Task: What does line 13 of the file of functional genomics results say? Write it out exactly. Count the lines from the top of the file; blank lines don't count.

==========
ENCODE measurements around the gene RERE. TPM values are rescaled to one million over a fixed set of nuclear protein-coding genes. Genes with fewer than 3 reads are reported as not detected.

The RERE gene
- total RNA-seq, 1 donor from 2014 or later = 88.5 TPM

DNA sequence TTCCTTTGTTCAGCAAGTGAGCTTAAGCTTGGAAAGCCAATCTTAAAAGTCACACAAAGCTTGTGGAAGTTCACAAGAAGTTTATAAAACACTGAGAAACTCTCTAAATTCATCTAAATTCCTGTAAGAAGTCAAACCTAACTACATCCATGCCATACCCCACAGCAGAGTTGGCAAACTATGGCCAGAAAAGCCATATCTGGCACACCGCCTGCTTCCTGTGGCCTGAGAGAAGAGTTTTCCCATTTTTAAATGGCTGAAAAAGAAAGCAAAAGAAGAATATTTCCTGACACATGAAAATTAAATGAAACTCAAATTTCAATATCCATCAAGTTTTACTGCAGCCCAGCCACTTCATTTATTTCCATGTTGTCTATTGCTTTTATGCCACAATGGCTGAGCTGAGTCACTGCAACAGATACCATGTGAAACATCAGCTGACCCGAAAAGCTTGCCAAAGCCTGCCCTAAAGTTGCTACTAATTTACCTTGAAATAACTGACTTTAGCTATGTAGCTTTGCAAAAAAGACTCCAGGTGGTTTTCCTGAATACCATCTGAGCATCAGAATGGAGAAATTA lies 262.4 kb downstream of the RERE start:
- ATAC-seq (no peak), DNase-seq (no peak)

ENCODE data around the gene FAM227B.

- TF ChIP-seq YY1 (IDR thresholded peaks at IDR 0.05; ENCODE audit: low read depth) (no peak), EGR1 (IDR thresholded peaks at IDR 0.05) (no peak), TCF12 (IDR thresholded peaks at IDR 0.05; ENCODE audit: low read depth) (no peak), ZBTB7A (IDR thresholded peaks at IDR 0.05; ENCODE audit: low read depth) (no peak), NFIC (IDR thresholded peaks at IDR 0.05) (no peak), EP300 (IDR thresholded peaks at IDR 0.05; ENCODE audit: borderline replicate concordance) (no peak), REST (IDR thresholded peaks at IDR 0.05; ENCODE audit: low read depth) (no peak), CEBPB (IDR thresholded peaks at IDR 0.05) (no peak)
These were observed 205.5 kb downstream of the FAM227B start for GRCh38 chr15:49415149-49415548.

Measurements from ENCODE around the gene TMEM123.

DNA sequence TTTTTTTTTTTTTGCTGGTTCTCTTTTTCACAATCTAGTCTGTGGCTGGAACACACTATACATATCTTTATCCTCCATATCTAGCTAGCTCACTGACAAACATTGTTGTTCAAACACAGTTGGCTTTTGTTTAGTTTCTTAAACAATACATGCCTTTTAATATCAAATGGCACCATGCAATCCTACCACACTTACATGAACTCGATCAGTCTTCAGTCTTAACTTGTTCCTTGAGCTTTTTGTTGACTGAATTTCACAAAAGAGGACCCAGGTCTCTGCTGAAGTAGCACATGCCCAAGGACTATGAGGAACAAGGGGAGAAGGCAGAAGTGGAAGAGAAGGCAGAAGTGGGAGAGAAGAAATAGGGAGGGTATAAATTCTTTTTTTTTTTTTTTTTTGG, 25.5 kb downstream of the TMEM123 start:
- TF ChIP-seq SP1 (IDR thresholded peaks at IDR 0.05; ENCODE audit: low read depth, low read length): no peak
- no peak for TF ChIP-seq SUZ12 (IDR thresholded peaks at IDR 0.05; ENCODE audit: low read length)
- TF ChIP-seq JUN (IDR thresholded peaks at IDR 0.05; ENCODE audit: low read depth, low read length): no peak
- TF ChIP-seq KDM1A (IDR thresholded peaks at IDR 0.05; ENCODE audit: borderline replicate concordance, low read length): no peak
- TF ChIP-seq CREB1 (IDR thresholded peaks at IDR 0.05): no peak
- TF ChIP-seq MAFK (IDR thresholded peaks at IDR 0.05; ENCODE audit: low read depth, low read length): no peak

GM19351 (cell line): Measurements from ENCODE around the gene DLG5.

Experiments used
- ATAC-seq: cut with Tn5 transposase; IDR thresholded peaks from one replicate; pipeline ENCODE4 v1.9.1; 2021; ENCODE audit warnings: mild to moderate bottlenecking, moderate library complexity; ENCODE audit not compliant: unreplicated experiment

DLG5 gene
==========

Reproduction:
- TF ChIP-seq JUN (IDR thresholded peaks at IDR 0.05; ENCODE audit: low read depth, low read length): no peak